Related stories

 
 

The Fall of Te Tumu Pa, near Maketu, Bay of Plenty, May 9th, 1836

S. Percy Smith | Volume 32 1923 > Volume 32, No. 127 > The fall of Te tumu pa, near Maketu, Bay of Plenty, New Zealand, by S. Percy Smith, p 121-130

Story excerpt:    THE taking of Te Tumu pa has some celebrity attached to it in Maori Annals, but it presents no particular feature of great interest so far as the story of the siege related herein is concerned. Some of the accompanying incidents throwing light on old Maori beliefs and customs will have more to recommend them to the student of Maori lore.

  

 
 

The Ancient History of the Maori, His Mythology & Traditions: Tai-Nui

John White | Ancient History of the Maori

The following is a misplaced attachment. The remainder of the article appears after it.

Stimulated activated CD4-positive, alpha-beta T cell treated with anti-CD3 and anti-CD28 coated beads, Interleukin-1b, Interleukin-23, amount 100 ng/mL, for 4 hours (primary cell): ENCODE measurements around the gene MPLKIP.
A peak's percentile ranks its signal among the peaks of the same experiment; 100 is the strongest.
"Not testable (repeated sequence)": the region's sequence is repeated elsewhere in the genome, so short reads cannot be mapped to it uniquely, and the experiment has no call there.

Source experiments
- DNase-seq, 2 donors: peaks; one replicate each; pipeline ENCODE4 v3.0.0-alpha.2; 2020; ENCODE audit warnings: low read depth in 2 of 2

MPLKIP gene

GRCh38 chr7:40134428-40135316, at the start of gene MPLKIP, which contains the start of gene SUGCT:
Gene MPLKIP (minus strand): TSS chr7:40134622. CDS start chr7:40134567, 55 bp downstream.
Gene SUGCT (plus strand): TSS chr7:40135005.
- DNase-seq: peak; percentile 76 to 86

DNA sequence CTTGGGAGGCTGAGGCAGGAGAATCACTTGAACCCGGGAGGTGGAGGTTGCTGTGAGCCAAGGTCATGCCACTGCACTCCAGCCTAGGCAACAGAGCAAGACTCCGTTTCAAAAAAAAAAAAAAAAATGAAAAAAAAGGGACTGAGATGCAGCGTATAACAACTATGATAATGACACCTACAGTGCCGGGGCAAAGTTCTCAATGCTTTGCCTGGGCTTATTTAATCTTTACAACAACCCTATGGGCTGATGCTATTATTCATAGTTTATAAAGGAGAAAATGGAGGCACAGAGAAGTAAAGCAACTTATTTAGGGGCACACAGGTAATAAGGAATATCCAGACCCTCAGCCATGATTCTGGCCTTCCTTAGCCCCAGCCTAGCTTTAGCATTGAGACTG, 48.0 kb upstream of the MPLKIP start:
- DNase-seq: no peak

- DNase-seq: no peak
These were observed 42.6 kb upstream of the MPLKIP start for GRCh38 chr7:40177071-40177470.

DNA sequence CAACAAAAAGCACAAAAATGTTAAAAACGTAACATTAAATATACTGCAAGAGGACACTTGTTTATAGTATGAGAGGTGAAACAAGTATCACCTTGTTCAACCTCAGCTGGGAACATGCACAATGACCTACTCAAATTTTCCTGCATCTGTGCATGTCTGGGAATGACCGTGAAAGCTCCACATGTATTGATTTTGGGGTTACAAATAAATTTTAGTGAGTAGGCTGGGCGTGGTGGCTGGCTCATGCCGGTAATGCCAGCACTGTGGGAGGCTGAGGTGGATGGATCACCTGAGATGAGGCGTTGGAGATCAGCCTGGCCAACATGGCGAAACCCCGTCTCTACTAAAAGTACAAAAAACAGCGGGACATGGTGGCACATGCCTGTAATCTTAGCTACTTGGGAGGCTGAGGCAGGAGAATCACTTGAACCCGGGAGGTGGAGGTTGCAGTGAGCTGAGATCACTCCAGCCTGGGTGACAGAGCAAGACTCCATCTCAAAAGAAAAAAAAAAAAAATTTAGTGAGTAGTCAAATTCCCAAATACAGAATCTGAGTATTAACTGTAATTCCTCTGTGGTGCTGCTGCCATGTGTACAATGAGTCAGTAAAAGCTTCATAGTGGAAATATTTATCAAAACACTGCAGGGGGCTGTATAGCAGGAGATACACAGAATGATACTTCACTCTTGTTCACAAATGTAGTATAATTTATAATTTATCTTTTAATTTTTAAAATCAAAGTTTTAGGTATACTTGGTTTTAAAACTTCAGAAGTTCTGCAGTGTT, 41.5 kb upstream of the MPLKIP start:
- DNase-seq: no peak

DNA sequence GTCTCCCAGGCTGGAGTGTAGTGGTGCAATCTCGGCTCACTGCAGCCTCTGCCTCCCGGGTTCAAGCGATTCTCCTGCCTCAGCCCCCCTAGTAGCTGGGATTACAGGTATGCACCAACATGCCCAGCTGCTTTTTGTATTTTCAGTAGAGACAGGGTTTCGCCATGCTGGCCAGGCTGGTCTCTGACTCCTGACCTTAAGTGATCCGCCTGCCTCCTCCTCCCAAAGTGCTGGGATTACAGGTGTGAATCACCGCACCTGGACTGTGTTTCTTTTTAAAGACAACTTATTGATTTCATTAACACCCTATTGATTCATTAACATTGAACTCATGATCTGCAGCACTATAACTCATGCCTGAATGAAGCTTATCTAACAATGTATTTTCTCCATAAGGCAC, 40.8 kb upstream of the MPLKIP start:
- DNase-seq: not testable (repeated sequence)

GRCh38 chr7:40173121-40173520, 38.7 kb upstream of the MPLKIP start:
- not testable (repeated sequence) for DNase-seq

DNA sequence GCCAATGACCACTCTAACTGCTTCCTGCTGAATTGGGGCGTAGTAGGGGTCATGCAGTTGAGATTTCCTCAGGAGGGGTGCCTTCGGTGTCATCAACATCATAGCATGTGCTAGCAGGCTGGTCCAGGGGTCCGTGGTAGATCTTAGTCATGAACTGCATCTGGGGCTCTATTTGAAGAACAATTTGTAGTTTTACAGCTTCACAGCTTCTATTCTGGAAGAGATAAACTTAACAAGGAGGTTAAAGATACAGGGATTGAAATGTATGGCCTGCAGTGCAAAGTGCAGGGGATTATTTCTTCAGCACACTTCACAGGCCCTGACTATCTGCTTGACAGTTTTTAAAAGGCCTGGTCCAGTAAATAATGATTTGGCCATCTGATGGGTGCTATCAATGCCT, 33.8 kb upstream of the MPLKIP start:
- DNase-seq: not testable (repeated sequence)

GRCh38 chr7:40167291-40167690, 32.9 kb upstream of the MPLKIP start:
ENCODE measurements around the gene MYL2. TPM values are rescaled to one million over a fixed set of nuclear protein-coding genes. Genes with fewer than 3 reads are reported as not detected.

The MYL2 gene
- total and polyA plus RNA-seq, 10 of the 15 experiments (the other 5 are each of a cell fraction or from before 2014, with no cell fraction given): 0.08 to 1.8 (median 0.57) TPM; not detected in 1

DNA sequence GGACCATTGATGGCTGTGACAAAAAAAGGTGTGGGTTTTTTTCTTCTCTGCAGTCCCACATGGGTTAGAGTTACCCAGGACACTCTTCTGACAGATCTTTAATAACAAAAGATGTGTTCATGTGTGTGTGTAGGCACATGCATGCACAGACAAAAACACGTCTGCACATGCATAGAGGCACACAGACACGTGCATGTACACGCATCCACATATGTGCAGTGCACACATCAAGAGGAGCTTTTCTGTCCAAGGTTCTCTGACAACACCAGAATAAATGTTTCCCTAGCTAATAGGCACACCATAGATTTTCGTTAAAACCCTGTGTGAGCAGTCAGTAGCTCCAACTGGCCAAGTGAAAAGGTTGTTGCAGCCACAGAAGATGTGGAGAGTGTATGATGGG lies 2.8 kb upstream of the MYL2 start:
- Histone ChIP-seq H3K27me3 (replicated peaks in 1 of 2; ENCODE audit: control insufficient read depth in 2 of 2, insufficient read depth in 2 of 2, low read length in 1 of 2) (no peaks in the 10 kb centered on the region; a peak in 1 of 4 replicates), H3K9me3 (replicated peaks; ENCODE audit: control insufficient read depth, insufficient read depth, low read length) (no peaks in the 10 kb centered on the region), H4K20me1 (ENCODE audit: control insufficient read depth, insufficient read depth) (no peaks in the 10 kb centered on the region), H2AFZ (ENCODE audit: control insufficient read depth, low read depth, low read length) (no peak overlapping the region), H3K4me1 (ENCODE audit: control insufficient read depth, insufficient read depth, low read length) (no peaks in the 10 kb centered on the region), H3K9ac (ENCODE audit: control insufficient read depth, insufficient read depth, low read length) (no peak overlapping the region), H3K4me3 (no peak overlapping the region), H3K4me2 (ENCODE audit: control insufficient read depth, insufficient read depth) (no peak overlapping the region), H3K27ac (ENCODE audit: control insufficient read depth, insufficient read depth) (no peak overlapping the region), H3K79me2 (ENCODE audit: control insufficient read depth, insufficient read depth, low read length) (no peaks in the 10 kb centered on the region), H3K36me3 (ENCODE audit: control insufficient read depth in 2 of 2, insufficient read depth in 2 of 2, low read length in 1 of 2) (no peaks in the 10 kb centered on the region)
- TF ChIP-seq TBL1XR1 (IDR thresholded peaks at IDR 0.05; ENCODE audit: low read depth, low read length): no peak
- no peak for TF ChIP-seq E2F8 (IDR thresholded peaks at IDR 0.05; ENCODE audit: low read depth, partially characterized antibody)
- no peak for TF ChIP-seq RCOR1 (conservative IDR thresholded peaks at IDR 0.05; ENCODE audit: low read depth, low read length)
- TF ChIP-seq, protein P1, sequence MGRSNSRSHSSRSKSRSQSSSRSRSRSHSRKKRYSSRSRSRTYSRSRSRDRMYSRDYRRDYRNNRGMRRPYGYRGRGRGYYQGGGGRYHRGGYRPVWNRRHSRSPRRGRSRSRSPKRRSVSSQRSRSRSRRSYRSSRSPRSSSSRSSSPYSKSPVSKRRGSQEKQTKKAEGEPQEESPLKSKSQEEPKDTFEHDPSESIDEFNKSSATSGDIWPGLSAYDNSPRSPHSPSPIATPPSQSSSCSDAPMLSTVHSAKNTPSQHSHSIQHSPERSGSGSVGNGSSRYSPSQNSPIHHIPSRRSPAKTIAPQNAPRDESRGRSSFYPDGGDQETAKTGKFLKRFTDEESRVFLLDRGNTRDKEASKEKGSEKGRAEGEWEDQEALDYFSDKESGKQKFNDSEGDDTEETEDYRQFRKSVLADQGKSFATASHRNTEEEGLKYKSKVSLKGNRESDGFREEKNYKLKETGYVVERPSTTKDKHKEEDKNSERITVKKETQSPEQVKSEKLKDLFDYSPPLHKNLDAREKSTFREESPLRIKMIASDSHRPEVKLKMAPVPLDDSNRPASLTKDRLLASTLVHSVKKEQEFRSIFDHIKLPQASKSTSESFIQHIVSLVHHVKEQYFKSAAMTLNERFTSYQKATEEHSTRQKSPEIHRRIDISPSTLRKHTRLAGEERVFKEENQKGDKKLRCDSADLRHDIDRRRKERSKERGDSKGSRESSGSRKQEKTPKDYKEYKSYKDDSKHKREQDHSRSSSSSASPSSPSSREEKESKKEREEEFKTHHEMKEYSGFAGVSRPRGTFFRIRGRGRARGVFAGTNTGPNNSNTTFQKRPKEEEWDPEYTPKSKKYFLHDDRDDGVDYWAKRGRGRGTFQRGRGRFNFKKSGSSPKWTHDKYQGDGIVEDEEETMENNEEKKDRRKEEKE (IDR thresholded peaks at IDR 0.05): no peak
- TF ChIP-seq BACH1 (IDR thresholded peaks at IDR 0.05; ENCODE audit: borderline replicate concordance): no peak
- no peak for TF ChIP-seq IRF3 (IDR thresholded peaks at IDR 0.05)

Story excerpt:    Having effected their object, the missionaries returned to Tauranga. The whole pa was in flames. Shots were flying in every direction, while stark-naked savages, with hair cropped short and features blackened, ran wildly through the scene. They were Maori warriors, flushed with success and drunk with blood, and wrought to a pitch of fiendish excitement, which rendered their company unpleasing and unsafe.

  

 
 

Story: Tupaea, Hori Kingi

Alister Matheson and Steven Oliver | First published in the Dictionary of New Zealand Biography Volume 1, 1990

Story excerpt:    Tupaea of Te Whanau-a-Tauwhao hapu of Ngai Te Rangi was born probably at Tauranga. He was the son of Te Waru and his wife, Hine Te Oro. He could trace his ancestry to Toroa of the Mataatua canoe, to Tia and Tapuika of Te Arawa canoe and to Tauroa from Kawhia. In the 1830s he succeeded his father as the major leader of Ngai Te Rangi. Tupaea had two or more wives, one of whom was Te Pakowhai. He had three sons and two daughters. Until 1852, when he moved to Motiti Island, he resided mainly at Otumoetai, one of the principal pa of Tauranga.

  

 
 
 
 
 
 
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